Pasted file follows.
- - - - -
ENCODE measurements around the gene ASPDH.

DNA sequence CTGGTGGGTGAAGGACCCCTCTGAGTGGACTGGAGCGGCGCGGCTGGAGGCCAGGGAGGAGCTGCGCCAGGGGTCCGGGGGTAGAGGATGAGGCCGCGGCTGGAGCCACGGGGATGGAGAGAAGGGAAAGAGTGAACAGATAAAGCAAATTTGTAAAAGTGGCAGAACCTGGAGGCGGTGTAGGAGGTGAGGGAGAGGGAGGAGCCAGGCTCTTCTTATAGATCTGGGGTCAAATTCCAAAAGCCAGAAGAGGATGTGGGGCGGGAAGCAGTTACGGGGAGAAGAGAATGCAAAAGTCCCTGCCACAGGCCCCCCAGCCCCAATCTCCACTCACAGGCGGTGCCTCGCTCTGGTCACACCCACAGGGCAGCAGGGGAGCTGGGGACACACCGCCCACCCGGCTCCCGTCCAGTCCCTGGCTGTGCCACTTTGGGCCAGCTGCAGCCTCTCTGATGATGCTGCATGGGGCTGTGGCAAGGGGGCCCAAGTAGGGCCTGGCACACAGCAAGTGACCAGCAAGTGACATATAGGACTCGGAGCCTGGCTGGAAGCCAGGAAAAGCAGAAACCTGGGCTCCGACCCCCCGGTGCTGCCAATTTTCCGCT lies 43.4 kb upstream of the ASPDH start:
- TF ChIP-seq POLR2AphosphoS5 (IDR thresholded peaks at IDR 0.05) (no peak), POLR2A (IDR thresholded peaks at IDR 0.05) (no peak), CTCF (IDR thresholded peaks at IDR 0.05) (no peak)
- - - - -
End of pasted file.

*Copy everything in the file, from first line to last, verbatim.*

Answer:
ENCODE measurements around the gene ASPDH.

DNA sequence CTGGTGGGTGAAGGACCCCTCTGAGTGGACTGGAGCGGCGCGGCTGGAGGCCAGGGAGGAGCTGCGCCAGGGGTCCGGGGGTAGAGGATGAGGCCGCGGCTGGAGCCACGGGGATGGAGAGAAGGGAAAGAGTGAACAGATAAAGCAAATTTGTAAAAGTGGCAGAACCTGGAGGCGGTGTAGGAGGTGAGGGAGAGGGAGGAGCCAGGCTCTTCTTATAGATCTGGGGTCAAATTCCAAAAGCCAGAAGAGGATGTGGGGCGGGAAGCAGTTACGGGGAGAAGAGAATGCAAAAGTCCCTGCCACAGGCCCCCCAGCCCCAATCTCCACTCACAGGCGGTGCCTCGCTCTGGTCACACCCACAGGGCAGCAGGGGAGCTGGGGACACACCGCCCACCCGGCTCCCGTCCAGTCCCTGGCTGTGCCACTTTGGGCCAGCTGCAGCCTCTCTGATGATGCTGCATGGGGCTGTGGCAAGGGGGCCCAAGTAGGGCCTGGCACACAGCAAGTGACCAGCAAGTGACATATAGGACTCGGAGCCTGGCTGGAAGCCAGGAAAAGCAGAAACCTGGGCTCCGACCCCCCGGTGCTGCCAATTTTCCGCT lies 43.4 kb upstream of the ASPDH start:
- TF ChIP-seq POLR2AphosphoS5 (IDR thresholded peaks at IDR 0.05) (no peak), POLR2A (IDR thresholded peaks at IDR 0.05) (no peak), CTCF (IDR thresholded peaks at IDR 0.05) (no peak)